There are many famous quotes about history – “History doesn’t repeat itself but it often rhymes; The best prophet of the future is the past” – are two of the best known and it can certainly be instructive to look at a past period to see if the experiences then have any bearing on what is happening today.
We have been comparing the US in the 1960s with the current macroeconomic and market cycle and there are some interesting parallels. Inflation and interest rates in the early 1960s were low and more importantly they were stable. GDP growth was a little volatile, but strong, being within a range of 5% to 8%. The unemployment rate was slowly coming down from 7% to 5% and wage growth was moving up from 3% to around 7%. So growth was strong, unemployment was falling and wage growth was ticking up against a backdrop of stable inflation and interest rates.
In the financial markets, bond yields were drifting up slightly from 4% to 4.5%, while in equities, the S&P 500 price index was rallying and the valuation multiple on which the equity market was trading was going up as well. (Illustrated by the Shiller P/E on the chart – a price/earnings ratio based on average inflation-adjusted earnings from the previous ten years, which gives an indication of equity valuations.)
1965 was a pivotal year for the US economy and financial markets. Two years’ earlier in 1963 following the assassination of President Kennedy, Vice President Johnson was sworn in as president and then won a second term in 1964. His campaign was fought on completing Kennedy’s work on the Civil Rights Bill and on his own ‘war on poverty’ where he challenged Americans to build a ‘Great Society’.
To fulfil his promises, President Johnson needed to use the government’s spending power and massively increased the government’s deficit. Government spending growth went from 1% to 9% over 12 months in 1965-66. This action was a huge shot in the arm to an economy that was performing well with reasonable growth and already improving fundamentals. It was a positive shock but one that wasn’t needed and had negative repercussions down the line, including a marked pickup in inflation.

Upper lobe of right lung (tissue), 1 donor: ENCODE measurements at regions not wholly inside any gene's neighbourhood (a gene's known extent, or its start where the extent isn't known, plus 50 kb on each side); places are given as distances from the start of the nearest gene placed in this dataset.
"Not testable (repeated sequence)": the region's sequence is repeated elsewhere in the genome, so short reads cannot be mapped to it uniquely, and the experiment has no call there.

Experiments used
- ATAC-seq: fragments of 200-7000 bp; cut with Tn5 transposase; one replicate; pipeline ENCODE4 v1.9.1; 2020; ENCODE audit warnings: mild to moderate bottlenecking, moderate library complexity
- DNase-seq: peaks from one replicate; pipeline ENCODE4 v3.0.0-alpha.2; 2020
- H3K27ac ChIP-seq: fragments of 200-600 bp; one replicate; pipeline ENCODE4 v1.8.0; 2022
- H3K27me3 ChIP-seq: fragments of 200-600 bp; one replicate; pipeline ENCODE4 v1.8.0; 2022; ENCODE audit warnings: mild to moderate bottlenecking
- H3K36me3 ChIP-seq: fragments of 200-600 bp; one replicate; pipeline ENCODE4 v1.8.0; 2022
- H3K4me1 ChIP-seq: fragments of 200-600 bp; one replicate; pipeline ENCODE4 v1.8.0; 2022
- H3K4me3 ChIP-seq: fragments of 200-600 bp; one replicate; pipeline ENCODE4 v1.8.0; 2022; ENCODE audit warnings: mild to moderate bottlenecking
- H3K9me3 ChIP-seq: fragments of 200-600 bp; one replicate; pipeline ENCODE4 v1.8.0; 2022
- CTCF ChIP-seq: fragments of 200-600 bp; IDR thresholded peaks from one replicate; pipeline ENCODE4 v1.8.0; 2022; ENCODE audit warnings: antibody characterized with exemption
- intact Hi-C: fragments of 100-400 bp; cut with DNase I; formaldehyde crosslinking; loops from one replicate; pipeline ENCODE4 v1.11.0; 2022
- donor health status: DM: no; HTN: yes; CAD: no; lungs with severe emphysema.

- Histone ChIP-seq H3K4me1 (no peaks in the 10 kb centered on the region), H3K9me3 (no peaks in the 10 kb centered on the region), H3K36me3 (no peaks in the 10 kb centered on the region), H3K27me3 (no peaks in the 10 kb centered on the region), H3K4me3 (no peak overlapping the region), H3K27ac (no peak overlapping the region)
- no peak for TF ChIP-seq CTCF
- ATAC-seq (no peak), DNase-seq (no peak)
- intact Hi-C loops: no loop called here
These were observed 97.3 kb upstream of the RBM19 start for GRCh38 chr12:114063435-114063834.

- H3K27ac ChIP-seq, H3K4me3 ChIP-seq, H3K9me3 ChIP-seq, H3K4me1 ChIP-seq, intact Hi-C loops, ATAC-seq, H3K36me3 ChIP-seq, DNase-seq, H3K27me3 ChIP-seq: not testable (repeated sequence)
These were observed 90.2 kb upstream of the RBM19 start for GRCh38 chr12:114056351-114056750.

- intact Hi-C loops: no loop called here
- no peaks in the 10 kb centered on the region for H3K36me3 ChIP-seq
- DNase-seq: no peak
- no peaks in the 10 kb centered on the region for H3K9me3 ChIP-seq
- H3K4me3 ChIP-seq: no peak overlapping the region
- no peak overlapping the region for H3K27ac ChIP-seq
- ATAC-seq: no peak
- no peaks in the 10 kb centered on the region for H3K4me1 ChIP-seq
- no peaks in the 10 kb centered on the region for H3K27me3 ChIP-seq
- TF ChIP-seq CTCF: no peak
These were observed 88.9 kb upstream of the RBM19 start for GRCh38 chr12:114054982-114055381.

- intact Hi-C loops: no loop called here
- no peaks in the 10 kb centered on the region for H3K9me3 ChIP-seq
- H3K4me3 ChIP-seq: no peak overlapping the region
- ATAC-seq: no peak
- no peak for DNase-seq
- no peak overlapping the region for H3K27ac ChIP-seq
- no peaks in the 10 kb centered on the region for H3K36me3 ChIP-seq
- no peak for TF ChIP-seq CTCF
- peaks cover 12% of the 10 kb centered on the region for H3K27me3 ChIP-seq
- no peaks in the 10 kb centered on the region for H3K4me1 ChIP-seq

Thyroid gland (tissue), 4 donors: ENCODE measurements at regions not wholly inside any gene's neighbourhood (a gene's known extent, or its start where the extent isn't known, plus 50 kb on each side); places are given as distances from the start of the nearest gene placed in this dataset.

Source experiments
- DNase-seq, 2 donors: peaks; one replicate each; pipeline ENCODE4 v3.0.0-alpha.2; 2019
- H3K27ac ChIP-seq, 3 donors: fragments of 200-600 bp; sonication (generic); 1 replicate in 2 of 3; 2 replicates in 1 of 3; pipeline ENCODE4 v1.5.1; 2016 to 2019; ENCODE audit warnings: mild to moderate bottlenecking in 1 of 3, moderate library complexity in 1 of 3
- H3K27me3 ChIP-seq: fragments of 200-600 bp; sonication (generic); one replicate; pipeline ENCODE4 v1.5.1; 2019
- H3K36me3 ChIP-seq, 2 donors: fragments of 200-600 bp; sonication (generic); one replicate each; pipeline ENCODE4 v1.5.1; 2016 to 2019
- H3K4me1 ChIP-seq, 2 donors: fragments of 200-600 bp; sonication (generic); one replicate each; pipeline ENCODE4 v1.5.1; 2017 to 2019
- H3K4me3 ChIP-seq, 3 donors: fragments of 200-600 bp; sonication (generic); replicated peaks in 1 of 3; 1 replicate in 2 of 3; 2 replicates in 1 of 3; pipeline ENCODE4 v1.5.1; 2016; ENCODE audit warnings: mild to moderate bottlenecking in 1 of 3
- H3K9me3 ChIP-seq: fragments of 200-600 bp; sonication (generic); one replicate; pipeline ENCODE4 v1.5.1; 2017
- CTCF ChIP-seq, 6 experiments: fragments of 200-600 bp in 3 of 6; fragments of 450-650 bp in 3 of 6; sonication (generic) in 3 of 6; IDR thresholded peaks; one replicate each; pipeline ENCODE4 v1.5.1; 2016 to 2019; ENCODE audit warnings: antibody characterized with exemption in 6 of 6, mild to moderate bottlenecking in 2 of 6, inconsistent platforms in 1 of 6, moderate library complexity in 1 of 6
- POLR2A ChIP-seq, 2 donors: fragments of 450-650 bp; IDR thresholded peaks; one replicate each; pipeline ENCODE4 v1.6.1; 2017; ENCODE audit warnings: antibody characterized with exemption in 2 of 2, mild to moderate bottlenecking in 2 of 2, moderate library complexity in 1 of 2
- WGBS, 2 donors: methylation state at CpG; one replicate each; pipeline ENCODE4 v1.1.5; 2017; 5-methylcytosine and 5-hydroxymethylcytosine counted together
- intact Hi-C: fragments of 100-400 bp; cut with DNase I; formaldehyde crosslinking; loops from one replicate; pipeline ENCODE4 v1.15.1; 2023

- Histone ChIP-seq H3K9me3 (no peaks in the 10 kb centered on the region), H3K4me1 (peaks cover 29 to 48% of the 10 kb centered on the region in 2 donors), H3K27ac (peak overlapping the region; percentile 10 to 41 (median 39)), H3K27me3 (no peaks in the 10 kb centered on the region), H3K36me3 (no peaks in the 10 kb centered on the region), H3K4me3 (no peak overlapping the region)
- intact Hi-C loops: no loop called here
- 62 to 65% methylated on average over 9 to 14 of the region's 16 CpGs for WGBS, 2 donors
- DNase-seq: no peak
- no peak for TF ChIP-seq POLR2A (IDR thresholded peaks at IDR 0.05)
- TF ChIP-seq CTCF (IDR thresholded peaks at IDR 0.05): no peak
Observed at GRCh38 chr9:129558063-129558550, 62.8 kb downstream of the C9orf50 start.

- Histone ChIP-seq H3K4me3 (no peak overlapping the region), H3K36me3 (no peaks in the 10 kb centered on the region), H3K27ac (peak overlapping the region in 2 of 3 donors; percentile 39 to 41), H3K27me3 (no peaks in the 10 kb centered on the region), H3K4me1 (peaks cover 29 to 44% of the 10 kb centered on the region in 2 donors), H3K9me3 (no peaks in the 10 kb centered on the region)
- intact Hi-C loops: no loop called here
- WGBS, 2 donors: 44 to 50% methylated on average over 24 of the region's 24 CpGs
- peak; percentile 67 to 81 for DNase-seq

The result was that the second half of the 1960s was very different to the first half. The sharp increase in spending contributed to bond yields’ acceleration upwards which was in direct response to the Federal Reserve which started to increase interest rates. Equities still went up, but less smoothly. Investors stopped re-rating the market, evidenced in the valuation multiple which drifted sideways, before eventually collapsing in the run up to the 1969-70 recession.
We can therefore see how this might have parallels with today: the inflation rate is currently low and stable, unemployment is coming down, wage growth is relatively stable and real GDP growth is oscillating around 2.5-3%. At the end of 2017, President Trump introduced his tax reform plan which introduced tax cuts for corporations and business owners and expanded or restored some tax benefits for individuals. The boosting effect of this is already evident in the first quarter earnings reports from companies in the current quarterly earnings season. These reforms should also increase the US budget deficit. As with President Johnson’s policy, President Trump’s tax reforms are a huge shot in the arm to an economy that was already performing well and arguably didn’t need it.
Will this have a negative effect in future years?
Possibly. Bond yields are already rising and the fast and steady rally in equities we enjoyed in 2017 is becoming more volatile. A key factor to watch is the valuation multiple which may start to tread water as inflation and interest rates begin to rise. Central bank policy will be a major influence on what happens next. In the 1960s, rates were slowly going up until the Federal Reserve accelerated the trend. Today, rate rises are already underway and monetary policy is being tightened, action that may have to continue as higher inflation comes through. This is one side of the argument. On the other hand, inflation is still low, there is lots of spare capacity in the world and bond yields could trade down from their current level of 3%; in which case there is no aftershock from Trump’s tax reforms.
Either way, through careful asset allocation and selection, there will still be opportunities for active investors to make real returns in the coming months. History may not repeat itself in this instance, but it may rhyme.
Graham Bishop, investment director, Heartwood Investment Management (part of Handelsbanken)